The Falls of Man
Books by the Falls, Derby
Nobody reads books anymore. Personally, I used to read maybe 30-35 books a year, but thanks to 2020 being the most insane timeline, I find myself staring at screens following the reality show our government has become… with a half finished book by my side on too many nights. And if not that, with several streaming services infiltrating my house… you get the point.
And that point is tragic. Borderline criminal. Shameful. Grrr.
Heck, no one reads longform essays on random things around small states anymore either. (Yeah, I know, you’re here reading this sentence and I love you for that.) Yet here we are, writing and reading about a… random used bookstore.
Not exactly typical CTMQ fare, but at some point I realized that these wonderful places are a dying breed and no matter how many Twitter feeds or binge-worthy shows enter my life, I will always and forever have an affinity for used book shops.
I’m not talking the little organized ones tucked away in the corner of strip malls behind the tumbleweeds. I’m interested in the large, messy, sprawling absurdist bibliophile fantasies like Books by the Falls. The shops that you can get lost in both literally and metaphorically. My happy places.
As long as they exist.
Ron Knox is the owner of this joint and he’s been at it for quite some time – since 1981. When I visited, it was located in an old factory building along Derby’s riverfront Roosevelt Drive. At some point in 2019 or so, things changed. The business still exists, though it seems to have moved across the street to the “Roosevelt Tower” and in doing so, changed the business model a bit.
Knox has a sort of roving mobile bookselling van that he sets up around the lower Housatonic River Valley on weekends for book lovers to come and browse. I can’t quite figure it all out, but Books by the Falls is still an open an active business. For now. Books by the Falls used to have several satellite stores around the area, but they are all gone.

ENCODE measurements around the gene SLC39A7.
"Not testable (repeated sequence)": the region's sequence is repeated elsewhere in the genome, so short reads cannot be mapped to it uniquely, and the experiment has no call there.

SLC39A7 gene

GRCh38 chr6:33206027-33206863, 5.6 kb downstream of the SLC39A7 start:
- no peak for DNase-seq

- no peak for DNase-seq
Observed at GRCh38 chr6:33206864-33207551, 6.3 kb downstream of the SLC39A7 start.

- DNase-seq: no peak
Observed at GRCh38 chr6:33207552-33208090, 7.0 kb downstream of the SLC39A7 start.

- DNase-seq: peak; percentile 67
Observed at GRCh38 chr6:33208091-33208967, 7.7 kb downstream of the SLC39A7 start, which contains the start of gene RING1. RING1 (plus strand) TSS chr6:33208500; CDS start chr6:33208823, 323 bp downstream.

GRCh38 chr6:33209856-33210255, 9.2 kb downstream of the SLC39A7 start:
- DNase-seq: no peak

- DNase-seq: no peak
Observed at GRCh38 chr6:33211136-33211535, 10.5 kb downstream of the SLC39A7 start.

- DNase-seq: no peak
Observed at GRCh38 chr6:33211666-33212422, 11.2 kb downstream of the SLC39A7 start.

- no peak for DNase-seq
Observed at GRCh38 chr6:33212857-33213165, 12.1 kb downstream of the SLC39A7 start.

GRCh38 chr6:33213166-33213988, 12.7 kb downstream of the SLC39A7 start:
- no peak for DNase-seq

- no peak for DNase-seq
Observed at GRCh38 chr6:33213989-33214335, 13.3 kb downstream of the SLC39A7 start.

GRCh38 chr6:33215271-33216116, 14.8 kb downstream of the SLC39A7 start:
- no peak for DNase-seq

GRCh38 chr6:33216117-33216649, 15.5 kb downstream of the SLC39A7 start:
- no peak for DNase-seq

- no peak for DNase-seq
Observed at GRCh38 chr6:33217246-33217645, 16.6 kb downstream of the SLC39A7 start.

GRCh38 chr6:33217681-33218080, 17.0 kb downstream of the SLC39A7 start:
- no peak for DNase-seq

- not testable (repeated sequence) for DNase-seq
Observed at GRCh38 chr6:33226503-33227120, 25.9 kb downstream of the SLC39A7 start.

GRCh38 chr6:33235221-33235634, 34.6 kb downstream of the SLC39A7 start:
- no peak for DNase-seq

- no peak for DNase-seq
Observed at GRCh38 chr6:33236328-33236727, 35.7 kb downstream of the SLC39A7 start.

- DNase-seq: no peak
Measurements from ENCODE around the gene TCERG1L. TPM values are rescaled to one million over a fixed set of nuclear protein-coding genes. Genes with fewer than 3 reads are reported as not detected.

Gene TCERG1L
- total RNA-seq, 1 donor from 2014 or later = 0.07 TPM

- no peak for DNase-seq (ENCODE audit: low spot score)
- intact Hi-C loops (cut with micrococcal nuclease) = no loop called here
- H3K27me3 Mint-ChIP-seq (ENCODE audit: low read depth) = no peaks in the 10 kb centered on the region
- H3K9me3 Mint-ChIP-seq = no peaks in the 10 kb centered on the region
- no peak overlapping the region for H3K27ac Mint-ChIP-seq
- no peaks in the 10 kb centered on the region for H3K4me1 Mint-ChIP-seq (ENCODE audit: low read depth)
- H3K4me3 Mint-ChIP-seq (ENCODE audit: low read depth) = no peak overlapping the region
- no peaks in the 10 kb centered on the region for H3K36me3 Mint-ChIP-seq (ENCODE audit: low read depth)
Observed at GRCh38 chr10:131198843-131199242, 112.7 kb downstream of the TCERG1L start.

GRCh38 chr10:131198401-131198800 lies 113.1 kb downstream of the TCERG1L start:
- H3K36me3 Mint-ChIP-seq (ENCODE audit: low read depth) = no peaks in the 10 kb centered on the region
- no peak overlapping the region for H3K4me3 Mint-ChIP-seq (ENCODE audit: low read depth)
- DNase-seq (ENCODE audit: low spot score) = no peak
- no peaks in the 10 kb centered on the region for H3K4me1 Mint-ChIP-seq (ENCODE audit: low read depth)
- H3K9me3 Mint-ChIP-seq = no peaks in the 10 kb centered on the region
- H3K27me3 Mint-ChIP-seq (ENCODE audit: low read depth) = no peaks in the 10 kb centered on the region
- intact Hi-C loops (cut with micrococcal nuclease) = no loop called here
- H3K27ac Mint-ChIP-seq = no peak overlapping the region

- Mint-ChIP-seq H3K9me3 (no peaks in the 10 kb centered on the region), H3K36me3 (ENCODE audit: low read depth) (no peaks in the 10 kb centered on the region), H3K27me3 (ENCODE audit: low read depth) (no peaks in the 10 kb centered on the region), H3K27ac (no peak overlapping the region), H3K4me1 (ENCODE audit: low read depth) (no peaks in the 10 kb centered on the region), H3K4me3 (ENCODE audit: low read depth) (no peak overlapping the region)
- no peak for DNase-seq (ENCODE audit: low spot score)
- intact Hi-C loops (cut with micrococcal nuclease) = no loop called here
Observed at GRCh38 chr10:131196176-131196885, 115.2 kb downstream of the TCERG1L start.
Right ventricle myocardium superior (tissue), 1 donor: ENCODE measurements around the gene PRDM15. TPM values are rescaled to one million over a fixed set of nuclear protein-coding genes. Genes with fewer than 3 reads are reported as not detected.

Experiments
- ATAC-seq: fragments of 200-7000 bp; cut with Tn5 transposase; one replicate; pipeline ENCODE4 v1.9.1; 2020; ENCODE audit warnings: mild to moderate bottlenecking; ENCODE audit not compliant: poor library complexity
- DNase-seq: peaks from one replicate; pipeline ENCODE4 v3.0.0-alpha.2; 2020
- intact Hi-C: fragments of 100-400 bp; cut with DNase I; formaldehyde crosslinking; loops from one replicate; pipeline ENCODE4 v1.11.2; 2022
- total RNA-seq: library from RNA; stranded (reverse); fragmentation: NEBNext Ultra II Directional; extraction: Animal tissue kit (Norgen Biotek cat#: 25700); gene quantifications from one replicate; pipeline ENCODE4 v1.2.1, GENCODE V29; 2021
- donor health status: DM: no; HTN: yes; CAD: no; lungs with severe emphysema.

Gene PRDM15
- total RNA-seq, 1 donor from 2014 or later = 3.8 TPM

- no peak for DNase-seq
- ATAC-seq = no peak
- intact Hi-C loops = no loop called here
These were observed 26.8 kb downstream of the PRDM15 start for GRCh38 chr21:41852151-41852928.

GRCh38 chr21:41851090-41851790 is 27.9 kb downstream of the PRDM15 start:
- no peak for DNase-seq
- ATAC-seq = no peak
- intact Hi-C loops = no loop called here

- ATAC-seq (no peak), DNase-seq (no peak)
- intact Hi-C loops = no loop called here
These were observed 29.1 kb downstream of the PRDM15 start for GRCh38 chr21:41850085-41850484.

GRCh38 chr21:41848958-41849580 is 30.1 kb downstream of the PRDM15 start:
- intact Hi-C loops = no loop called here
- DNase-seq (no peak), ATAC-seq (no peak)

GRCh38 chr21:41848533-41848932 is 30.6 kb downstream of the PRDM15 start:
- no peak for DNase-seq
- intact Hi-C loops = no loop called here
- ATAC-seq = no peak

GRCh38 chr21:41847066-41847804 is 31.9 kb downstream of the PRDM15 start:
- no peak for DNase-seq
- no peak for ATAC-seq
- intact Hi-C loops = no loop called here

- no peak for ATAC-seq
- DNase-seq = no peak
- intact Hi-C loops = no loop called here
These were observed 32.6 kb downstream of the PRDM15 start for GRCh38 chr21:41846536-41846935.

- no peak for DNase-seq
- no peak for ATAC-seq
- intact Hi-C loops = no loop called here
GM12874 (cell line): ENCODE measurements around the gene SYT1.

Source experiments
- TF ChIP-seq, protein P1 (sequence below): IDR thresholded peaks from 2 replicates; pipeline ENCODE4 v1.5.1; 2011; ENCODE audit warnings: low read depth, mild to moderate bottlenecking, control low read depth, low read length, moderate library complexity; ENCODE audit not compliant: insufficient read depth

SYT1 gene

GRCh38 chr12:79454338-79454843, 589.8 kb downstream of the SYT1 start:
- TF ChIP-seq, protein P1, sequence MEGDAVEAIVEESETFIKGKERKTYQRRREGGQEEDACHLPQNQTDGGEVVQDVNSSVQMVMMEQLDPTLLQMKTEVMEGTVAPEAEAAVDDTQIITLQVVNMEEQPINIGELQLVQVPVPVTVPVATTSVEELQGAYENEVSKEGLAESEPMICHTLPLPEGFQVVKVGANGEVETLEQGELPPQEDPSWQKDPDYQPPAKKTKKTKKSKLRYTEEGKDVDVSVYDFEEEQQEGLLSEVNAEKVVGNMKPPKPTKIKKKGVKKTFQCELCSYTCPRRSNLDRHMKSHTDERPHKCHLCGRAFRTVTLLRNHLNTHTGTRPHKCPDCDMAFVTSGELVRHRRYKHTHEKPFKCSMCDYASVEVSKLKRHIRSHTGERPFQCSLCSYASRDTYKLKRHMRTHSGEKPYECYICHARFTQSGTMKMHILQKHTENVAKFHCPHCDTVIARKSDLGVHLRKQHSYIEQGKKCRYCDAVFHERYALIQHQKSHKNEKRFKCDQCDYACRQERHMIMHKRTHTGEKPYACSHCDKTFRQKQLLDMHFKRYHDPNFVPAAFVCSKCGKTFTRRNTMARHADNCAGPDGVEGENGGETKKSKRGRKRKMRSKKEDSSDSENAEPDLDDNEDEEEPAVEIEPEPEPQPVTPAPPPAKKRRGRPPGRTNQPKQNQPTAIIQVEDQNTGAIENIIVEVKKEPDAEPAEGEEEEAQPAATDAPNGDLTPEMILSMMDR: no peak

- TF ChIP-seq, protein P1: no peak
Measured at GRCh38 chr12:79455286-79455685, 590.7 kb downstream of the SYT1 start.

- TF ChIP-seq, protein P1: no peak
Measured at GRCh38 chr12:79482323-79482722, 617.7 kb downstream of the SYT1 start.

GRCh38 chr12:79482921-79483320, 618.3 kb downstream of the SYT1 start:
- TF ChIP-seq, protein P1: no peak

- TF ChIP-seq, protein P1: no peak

As with every one of these types of stores, there are just too many books. 40,000 or so. Knox seems to trend towards spiritual, old, and rare books though; selling some editions for thousands of dollars.
As I wandered the original building, I kept finding hidden nooks and rooms. Some rooms were guarded by a curtain, others with locked (and “locked”) doors. This is where Knox kept his true rarities. I’m no archivist, but something struck me about storing expensive and rare books in stuffy rooms of an old brick factory building along a river.
There are also tons of old LPs here as well. It’s always fun to thumb through record collections and pretend that random old records will sound good on my useless turntable at home. It just makes me look cool.
This is especially important as BAD SONS Beer Company shares the same sprawling factory complex. I’m not sure how that works, but just go with me here. And while I’m milking nonsensical connections, I should mention that the factory used to manufacture cow-milking machinery. I’ll stop now.
I don’t know how much longer Books by the Falls will exist or in what form. Some used book shops go fully online and some just disappear. But as long as these beautiful messes still exist, I’ll keep patronizing them.
Whether that’s still cool or not.